My mom died early in the morning on December 21st. Everybody wants to die peacefully in their sleep. Everyone wants to hear that someone they love died easily. I've been lying pretty steadily to my mother's friends and relatives. If you want that, stop reading now. Read my lie and stop: Yes, it was easy and peaceful. I miss her very much.

The truth is: My mother's death was the most horrific thing I have ever witnessed.  I have never seen suffering that intense (and I've been a part of 11 drug-free births). Listening to her take her last couple of breaths may well have been the most beautiful sound I've ever heard. I miss her immensely, but no one in their right mind would wish even one more second of life upon my mother.

Her pain control had never been great. On average, I'd say the last two weeks of her life were spent at an 8 on that infernal pain scale. (See here and here for irreverent explanations of the pain scale. Language warning on the second link.) The hospice team took us slowly through a gamut of meds. We started with Norco (a codeine and acetaminophen mix), moved to long-acting morphine pills, then to liquid morphine, Fentanyl patches and finally a Dilaudid IV pump. Each time Vlas, the hospice nurse, visited he would call the doctor and increase the meds. (He advocated for my mom compassionately and aggressively. God bless him.) And none of it worked until we got to the Dilaudid pump. It, combined with six Fentanyl patches, knocked her out and allowed her to rest peacefully. We had the pump for two days.

They give you a booklet that explains the signs of death. Several books actually. And the yvil sister and I read them and read them. A week prior to her death my mother was doing everything that indicated that she could die any minute. (Except the mottling of hands and feet—that woman died with pretty pink hands and feet.) The waiting was excruciating. (I am not a good wait-er under the best of circumstances.) The hardest was the death rattle that went on for days. She would stop breathing for 15-20 seconds several times an hour. I found myself holding my breath with her, hoping there would be no more. Hoping she'd die peacefully in her sleep.

At about 2 am, the death rattle changed. I could tell death was near. I prayed my sister would be able to sleep through it. Not likely. Mom began moaning, and that moan turned into a noise that was as loud as a scream, but not as shrill. After about forty minutes, Y came in.

The Dilaudid pump allowed four extra doses an hour at the press of a button. I have never been so precise before in my life. Fifteen minutes, press. Fifteen minutes, press. I slapped our last Fentanyl patch on her (for a grand total of  seven 100 µg per hour patches).

My mom had bought a book, years ago, about how to kill yourself in a dignified manner in the event of an incurable disease. She'd had me read it and asked if I would be very angry if she chose that route. She never got to that point while she was lucid. (Very disturbing, that book.) I pulled that out now. Not to kill her. (I'd already had to reassure Y that Mom would never have wanted her to go to jail for any reason, ever. Even though she'd said "kill me" days before.) I pulled the book out to figure out how much liquid morphine is lethal, so that I could give her as much as I could without actually hastening her death. I quickly determined that liquid morphine was hard to get to a lethal dosage once you've been taking it for a while and that the lethal dosage was quite high, well beyond any amount we could get into her. I began giving the dose that had been prescribed for breakthrough pain, slowly because she couldn't swallow and it had to be absorbed under her tongue. All the while: fifteen minutes, press; fifteen minutes, press; fifteen minutes, press.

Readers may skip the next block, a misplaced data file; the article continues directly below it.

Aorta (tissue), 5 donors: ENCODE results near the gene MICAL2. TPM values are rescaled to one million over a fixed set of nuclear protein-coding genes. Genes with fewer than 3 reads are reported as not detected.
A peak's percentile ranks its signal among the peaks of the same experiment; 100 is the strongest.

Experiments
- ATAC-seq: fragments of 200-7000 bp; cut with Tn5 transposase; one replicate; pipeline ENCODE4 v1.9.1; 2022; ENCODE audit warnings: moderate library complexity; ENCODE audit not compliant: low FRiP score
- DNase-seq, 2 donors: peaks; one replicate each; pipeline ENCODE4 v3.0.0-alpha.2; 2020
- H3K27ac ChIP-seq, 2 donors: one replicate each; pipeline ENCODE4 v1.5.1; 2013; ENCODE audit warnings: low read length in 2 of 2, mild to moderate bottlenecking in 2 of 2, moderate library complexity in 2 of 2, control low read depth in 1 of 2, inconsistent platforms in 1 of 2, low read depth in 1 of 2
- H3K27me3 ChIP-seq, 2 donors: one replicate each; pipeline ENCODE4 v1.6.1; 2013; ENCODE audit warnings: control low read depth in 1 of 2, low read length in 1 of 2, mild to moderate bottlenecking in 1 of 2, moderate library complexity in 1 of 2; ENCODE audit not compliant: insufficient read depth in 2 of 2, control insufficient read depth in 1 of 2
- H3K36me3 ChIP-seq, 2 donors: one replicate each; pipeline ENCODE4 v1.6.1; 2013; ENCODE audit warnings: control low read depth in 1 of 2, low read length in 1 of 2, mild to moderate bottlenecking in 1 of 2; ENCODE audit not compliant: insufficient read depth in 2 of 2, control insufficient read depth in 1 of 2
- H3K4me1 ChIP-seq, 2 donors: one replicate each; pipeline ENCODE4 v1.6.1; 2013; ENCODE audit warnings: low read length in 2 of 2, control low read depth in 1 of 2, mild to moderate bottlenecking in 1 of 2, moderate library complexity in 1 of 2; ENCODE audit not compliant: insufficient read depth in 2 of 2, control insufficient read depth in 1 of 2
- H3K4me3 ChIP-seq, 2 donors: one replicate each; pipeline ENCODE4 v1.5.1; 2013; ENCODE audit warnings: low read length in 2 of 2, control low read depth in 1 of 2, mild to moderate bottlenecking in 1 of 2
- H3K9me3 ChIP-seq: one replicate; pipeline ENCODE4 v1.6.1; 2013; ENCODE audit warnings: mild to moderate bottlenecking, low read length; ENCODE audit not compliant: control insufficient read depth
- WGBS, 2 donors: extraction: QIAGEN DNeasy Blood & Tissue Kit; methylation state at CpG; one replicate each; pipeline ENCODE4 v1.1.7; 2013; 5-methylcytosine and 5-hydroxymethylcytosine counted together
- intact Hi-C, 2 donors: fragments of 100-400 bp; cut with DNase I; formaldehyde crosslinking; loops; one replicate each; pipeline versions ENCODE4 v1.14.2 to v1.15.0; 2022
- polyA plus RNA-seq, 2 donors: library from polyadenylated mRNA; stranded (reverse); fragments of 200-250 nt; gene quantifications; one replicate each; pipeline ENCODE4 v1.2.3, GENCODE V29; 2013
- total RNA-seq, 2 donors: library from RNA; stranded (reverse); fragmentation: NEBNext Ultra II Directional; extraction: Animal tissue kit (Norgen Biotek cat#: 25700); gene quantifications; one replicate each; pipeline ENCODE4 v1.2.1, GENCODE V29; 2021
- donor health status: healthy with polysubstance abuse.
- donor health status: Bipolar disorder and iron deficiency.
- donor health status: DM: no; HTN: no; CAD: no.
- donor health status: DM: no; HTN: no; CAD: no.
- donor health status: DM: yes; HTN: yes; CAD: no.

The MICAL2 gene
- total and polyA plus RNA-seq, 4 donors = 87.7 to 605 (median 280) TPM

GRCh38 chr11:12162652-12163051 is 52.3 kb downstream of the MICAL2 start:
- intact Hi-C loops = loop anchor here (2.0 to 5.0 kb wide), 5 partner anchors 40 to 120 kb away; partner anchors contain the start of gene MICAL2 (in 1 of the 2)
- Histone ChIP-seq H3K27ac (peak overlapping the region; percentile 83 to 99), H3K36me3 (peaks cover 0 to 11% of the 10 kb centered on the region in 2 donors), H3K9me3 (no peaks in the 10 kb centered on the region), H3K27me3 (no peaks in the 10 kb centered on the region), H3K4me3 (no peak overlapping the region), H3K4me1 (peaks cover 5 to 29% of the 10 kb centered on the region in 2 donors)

Three and a half hours later, the moaning/screaming/death rattling subsided into mere moaning/death rattling. A half an hour after that it stopped altogether.

When she came to confirm death, the hospice nurse asked why we hadn't called for help. They could have increase the dosage of Dilaudid the pump was giving her. In hindsight, we'd had time, but at the time we didn't know.We thought we were minutes away. Additionally, the night hospice team sucked. And the night dispatch nurse sucked even more. (Had a couple of prior attempts at nighttime advice to confirm that one.) It would be an hour before they could get there. And the pump took more than an hour to set up originally. Additionally, we were too busy giving her the pain meds we had and holding her hand.

I felt betrayed by the hospice literature. By all the people who had had sweet peaceful deaths. By everyone who had ever touched my mother medically. I'd never heard of anything like this. I felt like my sister and I were dumped into the middle of a complicated surgery, handed a bunch of scalpels and sutures and told to figure it out. I still am in shock. It's been two weeks and I am still in shock. My mother-in-law hadn't died like that. My aunt hadn't. My uncle hadn't. They all died of similar diseases. If I had some sort of way to forget, I'd take it. But I don't. I get to be sucked back into the memory at random moments. To dream about it.

Finally, I just decided to write it. To get it the heck out of my head.  To save innocent bystanders who are politely wondering how I am doing. (The answer to that is just fine, most of the time.) To provide a cautionary tale to others. (Ponder long and hard about dying away from medical personnel. Weigh the risks of heinous medical interventions against the risks of dying with a sudden increase in the need for pain meds with all help at least an hour away.)

Don't worry about me. I have an amazing group of friends who have been there for me this whole journey. I will heal. I don't know how many times I will have to tell this story before it loses it's power, but I know that it will. Eventually it will become a memory, instead of a reality. Thank you to those of you who made it this far—thank you for holding my virtual hand while I've told my story.